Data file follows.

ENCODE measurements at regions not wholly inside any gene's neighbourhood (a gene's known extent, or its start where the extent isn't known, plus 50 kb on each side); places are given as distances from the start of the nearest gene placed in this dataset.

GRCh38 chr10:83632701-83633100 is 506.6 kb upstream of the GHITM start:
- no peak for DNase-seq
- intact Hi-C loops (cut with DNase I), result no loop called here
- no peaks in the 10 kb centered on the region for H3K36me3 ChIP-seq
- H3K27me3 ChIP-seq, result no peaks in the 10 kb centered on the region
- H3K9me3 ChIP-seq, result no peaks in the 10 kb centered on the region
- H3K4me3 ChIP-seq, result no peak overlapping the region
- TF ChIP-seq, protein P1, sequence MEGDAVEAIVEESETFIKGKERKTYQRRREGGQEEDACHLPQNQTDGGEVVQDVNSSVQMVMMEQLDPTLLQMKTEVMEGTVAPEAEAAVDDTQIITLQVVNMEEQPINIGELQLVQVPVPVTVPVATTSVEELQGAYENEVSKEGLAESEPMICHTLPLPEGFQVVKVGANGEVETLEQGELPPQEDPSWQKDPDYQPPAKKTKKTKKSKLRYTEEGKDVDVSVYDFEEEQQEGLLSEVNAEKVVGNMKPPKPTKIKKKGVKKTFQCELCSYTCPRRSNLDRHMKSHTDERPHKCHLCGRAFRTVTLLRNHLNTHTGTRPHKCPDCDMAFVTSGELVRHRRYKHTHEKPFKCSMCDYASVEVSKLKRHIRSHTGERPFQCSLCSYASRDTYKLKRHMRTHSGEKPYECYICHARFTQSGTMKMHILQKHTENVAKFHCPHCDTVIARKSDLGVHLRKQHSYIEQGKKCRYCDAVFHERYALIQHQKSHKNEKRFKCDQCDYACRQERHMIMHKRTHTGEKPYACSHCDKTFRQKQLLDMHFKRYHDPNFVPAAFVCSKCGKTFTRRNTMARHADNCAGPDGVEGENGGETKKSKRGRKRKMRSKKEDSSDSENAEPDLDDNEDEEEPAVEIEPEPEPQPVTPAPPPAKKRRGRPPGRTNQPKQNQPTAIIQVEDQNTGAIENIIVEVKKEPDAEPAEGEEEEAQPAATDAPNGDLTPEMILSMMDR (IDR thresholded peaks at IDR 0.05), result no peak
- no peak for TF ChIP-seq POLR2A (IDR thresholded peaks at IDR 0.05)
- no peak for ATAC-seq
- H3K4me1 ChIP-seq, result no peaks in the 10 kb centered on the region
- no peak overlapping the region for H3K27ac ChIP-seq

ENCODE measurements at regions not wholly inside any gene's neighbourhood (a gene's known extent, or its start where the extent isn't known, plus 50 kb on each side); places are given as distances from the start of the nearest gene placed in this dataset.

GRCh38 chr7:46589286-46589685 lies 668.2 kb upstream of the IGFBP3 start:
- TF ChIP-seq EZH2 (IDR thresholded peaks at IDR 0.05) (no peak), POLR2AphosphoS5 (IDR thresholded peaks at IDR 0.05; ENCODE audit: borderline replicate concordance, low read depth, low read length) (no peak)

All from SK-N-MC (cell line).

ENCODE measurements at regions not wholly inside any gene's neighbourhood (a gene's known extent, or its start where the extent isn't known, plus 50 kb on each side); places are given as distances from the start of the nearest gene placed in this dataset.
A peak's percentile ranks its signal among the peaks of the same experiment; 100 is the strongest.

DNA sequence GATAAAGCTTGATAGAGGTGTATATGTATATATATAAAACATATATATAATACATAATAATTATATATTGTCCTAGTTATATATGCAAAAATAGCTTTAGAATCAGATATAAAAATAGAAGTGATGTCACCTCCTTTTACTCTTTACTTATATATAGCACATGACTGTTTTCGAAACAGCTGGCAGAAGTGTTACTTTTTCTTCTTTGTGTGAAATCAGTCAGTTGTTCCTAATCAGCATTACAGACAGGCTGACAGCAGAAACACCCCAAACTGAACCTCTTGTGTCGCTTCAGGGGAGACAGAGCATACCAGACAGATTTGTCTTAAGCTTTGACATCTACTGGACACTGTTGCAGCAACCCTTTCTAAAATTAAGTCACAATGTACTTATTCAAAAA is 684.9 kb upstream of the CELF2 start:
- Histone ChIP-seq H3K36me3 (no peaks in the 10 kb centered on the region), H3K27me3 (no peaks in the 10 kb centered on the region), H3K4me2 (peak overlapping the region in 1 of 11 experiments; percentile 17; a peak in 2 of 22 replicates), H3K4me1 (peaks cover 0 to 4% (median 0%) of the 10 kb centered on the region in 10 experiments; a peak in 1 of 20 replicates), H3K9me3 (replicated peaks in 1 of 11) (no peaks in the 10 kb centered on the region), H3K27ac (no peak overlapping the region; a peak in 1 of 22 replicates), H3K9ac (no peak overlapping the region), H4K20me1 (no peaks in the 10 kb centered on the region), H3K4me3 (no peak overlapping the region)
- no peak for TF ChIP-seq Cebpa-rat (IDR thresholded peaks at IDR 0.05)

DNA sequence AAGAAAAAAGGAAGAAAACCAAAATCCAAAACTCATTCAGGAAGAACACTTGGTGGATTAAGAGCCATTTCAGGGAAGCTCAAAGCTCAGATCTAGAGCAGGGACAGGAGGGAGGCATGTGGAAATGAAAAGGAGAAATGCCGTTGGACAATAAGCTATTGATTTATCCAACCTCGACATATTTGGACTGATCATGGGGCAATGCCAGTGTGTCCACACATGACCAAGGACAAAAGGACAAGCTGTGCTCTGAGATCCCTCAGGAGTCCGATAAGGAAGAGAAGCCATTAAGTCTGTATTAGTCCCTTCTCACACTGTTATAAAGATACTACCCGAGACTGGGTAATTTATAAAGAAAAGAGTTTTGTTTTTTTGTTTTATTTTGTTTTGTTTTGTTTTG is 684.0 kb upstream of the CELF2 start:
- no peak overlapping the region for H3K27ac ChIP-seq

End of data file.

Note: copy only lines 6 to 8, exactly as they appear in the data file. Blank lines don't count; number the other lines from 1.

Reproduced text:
- H3K27me3 ChIP-seq, result no peaks in the 10 kb centered on the region
- H3K9me3 ChIP-seq, result no peaks in the 10 kb centered on the region
- H3K4me3 ChIP-seq, result no peak overlapping the region